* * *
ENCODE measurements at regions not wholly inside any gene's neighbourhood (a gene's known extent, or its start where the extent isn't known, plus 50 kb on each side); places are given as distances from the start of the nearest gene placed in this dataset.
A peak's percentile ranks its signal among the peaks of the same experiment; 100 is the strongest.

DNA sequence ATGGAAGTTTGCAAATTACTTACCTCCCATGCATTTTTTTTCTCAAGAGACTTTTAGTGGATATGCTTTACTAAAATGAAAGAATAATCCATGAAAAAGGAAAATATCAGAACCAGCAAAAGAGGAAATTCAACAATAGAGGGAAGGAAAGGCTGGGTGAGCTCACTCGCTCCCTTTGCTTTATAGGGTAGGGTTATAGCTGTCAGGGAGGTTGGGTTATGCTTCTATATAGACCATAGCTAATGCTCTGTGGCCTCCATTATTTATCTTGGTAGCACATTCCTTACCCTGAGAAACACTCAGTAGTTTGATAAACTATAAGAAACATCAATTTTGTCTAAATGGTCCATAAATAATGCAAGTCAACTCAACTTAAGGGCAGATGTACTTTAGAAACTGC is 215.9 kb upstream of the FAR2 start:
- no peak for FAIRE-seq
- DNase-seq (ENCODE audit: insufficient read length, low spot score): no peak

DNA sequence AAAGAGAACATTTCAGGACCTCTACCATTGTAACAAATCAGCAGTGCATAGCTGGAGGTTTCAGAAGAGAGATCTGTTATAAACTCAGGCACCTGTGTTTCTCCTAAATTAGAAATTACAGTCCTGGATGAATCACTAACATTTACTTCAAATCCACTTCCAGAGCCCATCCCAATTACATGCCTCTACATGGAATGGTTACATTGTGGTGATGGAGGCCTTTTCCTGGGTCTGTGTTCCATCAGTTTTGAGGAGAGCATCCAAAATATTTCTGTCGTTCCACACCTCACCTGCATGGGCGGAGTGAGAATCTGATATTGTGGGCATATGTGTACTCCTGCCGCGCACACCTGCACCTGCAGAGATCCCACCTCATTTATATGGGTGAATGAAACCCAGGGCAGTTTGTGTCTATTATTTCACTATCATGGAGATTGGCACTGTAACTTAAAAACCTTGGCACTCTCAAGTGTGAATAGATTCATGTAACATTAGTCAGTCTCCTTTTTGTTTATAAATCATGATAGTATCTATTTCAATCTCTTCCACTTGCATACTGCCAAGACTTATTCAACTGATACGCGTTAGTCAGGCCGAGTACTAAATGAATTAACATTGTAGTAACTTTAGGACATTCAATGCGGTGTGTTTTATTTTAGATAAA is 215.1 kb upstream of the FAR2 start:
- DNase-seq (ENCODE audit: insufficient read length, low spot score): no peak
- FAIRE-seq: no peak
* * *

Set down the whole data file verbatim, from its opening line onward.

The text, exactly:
ENCODE measurements at regions not wholly inside any gene's neighbourhood (a gene's known extent, or its start where the extent isn't known, plus 50 kb on each side); places are given as distances from the start of the nearest gene placed in this dataset.
A peak's percentile ranks its signal among the peaks of the same experiment; 100 is the strongest.

DNA sequence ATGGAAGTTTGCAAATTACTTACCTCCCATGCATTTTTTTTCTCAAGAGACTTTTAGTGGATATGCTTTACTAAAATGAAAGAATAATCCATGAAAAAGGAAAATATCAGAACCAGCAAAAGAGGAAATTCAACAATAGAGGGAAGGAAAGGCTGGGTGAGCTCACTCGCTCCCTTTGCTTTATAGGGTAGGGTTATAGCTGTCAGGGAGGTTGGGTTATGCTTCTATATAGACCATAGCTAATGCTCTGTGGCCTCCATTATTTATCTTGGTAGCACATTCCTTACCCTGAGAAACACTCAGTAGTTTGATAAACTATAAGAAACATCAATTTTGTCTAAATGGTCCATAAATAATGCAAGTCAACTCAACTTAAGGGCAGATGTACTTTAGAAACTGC is 215.9 kb upstream of the FAR2 start:
- no peak for FAIRE-seq
- DNase-seq (ENCODE audit: insufficient read length, low spot score): no peak

DNA sequence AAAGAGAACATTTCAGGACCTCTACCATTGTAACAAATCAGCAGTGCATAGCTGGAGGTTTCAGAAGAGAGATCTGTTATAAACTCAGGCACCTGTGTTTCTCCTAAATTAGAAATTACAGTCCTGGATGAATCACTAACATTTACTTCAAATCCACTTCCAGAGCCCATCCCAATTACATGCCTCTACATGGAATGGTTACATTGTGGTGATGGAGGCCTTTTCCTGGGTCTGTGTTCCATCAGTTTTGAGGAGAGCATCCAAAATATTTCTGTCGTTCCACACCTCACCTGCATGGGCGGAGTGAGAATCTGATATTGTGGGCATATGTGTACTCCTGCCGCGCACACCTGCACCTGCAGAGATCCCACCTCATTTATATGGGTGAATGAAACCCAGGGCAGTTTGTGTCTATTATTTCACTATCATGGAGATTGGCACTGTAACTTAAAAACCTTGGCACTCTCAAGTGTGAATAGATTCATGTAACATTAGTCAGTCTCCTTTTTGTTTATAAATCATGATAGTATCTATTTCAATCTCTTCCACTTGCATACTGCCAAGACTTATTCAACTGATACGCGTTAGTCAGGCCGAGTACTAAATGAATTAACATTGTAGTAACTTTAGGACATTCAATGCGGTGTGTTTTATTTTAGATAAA is 215.1 kb upstream of the FAR2 start:
- DNase-seq (ENCODE audit: insufficient read length, low spot score): no peak
- FAIRE-seq: no peak